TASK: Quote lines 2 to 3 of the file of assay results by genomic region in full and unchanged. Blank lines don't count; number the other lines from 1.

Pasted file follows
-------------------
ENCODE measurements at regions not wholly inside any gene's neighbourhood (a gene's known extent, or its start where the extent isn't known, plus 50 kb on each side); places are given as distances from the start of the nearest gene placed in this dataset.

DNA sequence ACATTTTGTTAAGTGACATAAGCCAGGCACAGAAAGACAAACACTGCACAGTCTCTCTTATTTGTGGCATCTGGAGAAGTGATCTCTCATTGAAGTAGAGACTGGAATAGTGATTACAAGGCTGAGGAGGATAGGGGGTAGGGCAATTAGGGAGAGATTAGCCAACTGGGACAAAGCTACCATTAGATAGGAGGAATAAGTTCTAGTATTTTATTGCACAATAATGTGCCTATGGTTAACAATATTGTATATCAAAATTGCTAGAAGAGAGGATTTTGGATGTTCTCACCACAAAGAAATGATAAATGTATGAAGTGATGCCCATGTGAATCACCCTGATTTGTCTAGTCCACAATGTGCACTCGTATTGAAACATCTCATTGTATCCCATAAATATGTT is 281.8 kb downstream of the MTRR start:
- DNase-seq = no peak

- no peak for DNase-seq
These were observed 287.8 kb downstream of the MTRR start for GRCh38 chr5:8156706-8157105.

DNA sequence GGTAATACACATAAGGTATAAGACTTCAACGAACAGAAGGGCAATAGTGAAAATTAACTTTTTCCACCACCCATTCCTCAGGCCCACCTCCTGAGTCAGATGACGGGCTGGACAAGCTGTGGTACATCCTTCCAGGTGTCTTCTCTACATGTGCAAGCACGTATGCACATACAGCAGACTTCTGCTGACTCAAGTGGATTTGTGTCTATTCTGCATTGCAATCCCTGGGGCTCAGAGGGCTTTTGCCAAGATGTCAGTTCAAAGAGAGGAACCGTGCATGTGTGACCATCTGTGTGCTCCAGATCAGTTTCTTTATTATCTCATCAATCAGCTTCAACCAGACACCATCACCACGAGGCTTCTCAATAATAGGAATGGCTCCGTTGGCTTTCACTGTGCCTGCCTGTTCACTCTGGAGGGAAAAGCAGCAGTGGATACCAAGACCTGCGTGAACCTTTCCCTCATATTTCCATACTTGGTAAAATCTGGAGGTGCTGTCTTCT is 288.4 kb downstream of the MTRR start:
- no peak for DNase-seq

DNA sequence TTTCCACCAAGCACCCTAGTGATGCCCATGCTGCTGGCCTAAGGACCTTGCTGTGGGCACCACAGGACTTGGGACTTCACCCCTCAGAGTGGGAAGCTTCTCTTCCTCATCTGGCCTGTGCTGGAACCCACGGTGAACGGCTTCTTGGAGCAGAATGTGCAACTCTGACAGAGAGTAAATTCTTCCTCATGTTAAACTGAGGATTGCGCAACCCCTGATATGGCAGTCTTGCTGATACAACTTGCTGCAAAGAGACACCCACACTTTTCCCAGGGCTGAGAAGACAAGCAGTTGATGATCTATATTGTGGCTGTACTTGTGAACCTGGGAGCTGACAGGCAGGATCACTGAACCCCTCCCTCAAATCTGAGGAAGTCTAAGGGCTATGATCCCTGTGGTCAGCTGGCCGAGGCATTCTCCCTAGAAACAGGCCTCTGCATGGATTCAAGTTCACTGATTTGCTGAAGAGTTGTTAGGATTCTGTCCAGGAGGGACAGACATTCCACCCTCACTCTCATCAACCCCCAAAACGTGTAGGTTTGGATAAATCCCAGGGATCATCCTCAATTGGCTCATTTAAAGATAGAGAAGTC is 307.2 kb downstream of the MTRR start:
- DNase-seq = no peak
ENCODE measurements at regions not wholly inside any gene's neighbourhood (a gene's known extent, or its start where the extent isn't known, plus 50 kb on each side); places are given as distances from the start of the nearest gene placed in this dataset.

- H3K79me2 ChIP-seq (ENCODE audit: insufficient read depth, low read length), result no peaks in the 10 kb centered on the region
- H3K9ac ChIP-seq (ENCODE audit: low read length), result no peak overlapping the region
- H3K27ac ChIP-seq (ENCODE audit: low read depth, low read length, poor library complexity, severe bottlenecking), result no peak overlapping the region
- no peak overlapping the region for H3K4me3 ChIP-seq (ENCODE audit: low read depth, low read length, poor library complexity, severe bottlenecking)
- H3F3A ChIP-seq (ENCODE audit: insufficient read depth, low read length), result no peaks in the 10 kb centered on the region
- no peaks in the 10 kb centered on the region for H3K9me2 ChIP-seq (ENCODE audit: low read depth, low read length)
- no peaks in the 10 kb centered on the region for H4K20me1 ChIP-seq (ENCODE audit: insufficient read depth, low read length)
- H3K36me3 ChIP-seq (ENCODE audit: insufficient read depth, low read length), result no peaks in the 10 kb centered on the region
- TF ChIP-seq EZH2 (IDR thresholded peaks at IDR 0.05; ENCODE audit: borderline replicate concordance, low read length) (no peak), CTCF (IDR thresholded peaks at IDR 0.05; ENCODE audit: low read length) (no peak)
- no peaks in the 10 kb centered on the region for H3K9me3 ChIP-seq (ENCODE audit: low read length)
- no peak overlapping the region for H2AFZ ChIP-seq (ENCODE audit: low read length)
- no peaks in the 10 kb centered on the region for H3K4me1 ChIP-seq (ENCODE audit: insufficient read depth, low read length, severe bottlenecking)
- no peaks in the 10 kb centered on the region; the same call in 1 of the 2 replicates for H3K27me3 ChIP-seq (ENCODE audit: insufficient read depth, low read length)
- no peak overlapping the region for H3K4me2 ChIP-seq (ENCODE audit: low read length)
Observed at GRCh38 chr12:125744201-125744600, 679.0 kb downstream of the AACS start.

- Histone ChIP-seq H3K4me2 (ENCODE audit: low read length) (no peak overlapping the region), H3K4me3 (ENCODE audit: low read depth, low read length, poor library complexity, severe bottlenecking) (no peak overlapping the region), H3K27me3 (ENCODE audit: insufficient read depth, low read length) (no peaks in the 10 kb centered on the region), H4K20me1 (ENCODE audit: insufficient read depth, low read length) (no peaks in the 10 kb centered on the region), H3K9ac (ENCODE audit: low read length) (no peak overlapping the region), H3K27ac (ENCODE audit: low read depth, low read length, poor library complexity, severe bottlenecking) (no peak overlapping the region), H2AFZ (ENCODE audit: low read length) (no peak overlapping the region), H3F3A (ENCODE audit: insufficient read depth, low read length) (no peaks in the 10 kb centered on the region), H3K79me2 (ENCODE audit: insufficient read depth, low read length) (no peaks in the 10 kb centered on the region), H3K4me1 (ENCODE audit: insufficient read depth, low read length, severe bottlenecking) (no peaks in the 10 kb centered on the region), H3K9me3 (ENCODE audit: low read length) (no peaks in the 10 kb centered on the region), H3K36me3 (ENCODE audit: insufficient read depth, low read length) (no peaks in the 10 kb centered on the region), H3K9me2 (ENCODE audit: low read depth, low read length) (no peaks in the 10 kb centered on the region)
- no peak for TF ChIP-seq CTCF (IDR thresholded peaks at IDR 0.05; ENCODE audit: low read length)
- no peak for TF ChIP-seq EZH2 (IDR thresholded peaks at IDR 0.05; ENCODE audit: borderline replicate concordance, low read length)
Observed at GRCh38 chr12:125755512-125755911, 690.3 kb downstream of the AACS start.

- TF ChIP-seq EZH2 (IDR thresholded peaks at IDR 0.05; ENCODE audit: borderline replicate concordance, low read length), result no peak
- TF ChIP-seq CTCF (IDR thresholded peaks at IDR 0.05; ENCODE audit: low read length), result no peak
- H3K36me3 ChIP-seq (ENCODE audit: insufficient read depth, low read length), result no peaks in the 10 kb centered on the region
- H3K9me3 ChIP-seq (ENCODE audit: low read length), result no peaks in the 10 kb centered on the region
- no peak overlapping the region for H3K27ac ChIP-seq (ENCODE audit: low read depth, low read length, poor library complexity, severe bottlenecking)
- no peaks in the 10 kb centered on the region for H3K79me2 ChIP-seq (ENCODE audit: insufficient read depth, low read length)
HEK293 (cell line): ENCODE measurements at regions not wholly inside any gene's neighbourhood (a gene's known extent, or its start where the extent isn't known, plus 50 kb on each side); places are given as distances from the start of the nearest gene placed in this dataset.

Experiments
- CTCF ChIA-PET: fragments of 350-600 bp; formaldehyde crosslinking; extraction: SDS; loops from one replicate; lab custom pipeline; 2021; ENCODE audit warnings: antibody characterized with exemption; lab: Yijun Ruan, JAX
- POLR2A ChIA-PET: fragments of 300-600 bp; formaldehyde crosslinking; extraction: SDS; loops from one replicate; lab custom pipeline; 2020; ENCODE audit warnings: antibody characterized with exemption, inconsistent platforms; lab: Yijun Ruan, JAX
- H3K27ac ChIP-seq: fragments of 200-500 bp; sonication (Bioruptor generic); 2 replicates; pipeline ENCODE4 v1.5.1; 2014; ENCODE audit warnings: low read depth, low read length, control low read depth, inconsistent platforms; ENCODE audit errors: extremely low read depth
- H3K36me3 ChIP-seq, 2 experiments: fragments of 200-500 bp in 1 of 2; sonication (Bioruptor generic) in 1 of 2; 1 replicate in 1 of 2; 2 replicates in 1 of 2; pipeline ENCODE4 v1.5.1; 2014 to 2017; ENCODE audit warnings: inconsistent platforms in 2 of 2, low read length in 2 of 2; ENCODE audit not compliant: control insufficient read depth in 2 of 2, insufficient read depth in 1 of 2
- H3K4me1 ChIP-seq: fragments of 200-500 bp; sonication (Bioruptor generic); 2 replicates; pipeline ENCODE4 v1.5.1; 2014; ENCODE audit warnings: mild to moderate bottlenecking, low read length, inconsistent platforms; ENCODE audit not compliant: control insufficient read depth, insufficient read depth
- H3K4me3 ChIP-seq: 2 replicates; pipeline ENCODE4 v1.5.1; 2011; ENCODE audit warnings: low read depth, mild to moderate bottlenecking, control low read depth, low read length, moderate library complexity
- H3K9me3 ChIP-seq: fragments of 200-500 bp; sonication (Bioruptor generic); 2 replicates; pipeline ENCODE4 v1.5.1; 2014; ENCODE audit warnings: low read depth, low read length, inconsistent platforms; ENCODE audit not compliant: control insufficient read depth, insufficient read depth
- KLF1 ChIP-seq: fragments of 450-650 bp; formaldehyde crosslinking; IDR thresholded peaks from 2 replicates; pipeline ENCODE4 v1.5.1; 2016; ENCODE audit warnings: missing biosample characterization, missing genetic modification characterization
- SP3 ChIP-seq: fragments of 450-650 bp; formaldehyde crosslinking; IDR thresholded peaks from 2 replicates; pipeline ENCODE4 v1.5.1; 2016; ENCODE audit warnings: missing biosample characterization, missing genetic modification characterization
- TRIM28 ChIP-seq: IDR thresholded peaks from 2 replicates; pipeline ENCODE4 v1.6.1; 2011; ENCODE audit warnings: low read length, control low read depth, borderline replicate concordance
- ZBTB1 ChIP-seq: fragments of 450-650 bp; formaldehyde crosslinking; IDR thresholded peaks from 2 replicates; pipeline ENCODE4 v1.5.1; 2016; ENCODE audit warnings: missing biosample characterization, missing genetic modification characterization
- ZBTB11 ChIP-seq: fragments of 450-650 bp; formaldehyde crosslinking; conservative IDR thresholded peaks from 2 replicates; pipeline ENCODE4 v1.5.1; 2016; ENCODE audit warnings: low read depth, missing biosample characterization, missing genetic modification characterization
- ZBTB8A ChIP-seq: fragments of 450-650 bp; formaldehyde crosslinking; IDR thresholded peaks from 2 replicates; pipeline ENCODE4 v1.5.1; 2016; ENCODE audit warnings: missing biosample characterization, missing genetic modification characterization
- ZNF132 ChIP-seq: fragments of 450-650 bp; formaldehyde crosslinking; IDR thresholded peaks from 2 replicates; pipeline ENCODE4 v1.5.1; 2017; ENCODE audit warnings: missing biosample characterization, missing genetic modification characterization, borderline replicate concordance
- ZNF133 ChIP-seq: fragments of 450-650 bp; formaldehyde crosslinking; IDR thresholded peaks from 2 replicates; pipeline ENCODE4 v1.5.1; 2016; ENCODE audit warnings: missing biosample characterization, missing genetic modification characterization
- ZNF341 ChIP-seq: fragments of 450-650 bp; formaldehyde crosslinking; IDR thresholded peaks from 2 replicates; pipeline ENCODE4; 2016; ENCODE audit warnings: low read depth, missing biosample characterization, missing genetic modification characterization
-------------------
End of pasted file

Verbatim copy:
DNA sequence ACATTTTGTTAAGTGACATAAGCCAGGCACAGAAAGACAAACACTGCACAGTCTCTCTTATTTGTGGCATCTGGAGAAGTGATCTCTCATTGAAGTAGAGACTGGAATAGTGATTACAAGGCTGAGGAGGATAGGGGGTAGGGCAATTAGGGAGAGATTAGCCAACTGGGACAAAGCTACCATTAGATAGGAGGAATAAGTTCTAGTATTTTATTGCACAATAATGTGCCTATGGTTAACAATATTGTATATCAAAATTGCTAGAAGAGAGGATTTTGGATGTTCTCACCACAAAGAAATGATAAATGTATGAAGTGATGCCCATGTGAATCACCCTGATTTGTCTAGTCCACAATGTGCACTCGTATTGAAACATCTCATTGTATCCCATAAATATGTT is 281.8 kb downstream of the MTRR start:
- DNase-seq = no peak